Major General Matthew Caulfield, USMC (Ret), has been a tireless longtime advocate for the VIP program. Addressing the graduates, he said, “It’s all about good jobs in our society, like you will get through this program. Business is not a charity. Business owners are in business to make a profit. To get good jobs, you have to have skills. Even if you have skills, you can’t get anywhere unless you know where those skills are needed. You have to be able to leverage those skills to an organization that needs them. That is not easy to do from Afghanistan. That’s called networking, and the UA has done that for you. So why are you the fortunate few? Because the UA has done that for you. Special Representative Joe Rohrer and Training Specialist Mike Hazard have done that for you. They have gotten you the jobs where you wanted to go, in the locals where you wanted to be. The leadership is waiting for you on the other end. It’s a tremendous opportunity. Now it’s just up to you to see it through.”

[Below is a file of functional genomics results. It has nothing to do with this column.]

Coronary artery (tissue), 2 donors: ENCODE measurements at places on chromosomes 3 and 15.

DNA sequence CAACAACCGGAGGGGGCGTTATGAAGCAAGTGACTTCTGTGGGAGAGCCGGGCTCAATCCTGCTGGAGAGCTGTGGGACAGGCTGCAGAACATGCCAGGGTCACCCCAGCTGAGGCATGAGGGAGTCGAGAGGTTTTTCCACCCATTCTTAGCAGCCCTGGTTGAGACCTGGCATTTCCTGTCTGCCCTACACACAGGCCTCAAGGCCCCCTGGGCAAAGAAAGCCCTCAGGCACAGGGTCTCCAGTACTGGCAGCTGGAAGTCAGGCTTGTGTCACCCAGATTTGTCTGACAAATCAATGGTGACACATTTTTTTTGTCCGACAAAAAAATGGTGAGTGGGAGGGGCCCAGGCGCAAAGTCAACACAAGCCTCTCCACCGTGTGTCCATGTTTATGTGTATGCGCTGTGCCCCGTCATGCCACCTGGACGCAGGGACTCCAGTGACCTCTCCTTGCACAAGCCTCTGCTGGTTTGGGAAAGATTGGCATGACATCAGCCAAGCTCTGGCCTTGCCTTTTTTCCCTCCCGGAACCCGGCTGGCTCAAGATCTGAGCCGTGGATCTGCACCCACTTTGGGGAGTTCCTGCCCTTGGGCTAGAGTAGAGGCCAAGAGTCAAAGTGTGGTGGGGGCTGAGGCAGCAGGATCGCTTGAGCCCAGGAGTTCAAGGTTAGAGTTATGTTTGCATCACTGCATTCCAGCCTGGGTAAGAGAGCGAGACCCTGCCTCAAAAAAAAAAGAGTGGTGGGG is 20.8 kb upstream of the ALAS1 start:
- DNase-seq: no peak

Plumbers and Pipefitters Local 58 Business Manager Ron Lenz and Training Director Dave Porter see the relationship between the UA and Fort Carson as a perfect fit and are looking forward to running this ongoing program. Training Director Porter said, “This is a good investment for the UA. The soldiers coming out of the military have the intangible qualities that we are looking for—dedication, hardworking, pride, competitiveness, and a willingness to work in all kinds of elements and to follow directions. These qualities are not easy to find in this day and age.”

The military is rightfully proud of its transitioning service members, and so are we. As Fort Carson Garrison Command Sergeant Major Steven Green, stated, “Thanks for giving these soldiers the opportunity to show you how good they really are.”